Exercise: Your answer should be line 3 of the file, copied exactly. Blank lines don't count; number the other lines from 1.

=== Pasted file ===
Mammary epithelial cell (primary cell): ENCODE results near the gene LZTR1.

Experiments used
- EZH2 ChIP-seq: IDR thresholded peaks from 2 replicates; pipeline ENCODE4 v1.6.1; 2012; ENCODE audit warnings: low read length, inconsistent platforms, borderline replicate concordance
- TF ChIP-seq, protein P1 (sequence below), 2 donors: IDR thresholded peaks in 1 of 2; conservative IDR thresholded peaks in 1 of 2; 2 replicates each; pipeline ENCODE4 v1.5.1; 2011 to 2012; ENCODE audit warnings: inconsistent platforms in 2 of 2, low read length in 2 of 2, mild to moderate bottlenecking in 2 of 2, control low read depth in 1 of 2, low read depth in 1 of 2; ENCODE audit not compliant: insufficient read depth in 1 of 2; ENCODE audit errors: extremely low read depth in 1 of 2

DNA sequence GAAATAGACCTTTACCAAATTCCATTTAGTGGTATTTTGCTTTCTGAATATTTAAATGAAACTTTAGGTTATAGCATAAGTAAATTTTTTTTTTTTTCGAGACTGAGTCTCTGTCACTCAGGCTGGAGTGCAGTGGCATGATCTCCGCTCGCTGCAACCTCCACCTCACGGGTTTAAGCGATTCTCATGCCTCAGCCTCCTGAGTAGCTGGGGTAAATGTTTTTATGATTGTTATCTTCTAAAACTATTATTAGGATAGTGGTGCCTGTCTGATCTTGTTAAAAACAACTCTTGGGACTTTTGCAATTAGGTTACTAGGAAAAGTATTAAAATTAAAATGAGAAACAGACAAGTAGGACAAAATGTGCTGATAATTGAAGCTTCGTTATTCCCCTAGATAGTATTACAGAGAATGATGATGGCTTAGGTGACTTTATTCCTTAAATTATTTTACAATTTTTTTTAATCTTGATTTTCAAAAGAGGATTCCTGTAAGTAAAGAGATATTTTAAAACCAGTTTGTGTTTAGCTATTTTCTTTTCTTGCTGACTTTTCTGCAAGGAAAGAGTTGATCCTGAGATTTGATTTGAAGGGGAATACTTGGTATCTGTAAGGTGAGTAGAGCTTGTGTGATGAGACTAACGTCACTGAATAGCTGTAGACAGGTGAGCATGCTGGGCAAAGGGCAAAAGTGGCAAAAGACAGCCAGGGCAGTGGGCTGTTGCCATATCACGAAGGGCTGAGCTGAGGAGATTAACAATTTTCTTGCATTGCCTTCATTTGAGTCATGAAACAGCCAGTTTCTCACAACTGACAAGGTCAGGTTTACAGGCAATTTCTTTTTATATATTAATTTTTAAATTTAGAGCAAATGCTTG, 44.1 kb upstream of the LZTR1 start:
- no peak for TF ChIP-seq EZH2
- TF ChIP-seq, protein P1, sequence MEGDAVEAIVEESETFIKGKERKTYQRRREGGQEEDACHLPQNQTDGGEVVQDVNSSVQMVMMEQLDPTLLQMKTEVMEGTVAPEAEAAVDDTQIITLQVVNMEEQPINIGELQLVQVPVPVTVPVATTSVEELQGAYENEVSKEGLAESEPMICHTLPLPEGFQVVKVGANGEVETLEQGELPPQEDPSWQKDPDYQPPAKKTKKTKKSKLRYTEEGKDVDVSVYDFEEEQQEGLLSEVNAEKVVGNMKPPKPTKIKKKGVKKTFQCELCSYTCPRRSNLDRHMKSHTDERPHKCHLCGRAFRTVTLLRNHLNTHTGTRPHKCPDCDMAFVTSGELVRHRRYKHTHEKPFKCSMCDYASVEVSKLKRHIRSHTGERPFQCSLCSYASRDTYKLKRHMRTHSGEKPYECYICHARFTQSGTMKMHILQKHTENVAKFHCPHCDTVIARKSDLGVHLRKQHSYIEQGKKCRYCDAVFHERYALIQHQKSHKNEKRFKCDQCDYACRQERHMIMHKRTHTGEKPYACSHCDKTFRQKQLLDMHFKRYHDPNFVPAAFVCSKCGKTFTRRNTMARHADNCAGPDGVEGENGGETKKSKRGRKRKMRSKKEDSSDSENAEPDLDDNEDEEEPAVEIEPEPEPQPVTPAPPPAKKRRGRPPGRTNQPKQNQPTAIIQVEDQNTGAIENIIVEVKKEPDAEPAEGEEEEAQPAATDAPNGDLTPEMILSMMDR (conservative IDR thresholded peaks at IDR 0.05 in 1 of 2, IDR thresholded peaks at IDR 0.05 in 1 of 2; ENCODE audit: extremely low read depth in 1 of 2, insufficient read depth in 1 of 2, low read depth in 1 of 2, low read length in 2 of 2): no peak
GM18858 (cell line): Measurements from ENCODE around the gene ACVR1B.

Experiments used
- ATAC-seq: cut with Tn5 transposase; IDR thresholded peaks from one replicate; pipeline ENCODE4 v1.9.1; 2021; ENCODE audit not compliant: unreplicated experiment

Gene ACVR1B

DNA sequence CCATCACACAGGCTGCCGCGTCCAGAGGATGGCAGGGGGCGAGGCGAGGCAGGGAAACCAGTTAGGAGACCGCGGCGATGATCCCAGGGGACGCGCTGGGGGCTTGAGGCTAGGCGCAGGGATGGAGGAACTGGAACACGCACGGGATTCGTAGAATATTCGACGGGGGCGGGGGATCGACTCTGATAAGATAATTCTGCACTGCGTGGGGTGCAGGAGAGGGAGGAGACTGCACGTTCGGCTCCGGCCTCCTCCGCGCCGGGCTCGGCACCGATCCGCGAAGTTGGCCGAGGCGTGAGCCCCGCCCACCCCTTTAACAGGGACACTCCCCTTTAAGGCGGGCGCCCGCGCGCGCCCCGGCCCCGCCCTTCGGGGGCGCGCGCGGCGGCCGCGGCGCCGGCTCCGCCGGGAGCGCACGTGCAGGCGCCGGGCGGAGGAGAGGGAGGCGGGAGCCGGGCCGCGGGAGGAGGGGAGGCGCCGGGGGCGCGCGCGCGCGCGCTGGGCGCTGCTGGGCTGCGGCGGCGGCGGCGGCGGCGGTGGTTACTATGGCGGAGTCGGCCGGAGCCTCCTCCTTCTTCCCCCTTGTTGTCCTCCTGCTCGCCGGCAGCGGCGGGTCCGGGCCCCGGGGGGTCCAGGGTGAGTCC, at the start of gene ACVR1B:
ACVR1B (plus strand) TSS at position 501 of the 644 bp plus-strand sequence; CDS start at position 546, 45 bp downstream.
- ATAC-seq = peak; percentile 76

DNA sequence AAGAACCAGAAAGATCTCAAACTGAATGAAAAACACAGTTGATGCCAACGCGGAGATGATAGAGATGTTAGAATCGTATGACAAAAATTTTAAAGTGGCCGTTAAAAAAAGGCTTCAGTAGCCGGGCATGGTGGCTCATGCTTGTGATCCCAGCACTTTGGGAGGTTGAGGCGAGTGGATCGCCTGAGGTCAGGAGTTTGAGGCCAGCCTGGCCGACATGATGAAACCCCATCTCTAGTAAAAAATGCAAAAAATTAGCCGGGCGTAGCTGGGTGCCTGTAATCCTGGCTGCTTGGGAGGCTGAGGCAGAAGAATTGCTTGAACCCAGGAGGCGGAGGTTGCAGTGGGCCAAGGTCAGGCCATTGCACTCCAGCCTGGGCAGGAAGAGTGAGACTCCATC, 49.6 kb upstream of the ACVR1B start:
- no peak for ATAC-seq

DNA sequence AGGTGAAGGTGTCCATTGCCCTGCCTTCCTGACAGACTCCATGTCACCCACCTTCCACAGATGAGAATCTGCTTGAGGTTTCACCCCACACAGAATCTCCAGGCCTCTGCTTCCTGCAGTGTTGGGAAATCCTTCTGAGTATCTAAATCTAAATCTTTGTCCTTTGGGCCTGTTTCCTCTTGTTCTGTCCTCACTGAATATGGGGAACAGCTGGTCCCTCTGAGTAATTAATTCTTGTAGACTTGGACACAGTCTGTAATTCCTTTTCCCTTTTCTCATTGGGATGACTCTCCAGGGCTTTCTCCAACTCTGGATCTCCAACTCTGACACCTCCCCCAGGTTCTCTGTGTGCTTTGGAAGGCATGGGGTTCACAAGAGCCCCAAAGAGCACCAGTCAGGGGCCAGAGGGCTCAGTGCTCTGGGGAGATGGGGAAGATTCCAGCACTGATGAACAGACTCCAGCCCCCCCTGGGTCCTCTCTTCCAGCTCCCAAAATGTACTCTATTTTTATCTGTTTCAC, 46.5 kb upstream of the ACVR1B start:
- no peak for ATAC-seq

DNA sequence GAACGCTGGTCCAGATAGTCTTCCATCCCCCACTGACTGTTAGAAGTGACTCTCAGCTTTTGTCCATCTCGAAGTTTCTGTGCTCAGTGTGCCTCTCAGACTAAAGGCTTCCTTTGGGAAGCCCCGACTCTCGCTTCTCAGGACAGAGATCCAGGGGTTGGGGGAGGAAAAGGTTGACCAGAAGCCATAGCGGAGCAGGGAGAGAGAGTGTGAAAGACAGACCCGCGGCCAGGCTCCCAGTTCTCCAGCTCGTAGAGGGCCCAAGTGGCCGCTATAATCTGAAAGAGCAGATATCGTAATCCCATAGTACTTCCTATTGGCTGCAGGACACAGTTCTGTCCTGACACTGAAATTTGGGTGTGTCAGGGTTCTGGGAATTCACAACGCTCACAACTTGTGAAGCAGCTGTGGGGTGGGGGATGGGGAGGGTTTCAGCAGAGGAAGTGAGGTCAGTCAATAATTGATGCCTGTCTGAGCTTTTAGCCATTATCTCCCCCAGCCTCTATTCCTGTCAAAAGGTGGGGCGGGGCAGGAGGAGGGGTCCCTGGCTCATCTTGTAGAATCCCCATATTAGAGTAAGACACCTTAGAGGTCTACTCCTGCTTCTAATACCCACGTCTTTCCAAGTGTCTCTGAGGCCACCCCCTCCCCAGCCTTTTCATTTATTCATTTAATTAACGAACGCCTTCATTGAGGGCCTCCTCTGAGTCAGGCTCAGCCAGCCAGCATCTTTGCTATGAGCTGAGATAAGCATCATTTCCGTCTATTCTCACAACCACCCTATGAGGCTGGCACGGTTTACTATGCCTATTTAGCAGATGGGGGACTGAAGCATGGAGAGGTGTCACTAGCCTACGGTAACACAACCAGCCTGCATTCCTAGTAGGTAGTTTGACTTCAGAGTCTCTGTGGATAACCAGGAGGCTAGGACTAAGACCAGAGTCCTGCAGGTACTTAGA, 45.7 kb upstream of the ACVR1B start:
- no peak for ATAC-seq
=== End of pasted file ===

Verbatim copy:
- EZH2 ChIP-seq: IDR thresholded peaks from 2 replicates; pipeline ENCODE4 v1.6.1; 2012; ENCODE audit warnings: low read length, inconsistent platforms, borderline replicate concordance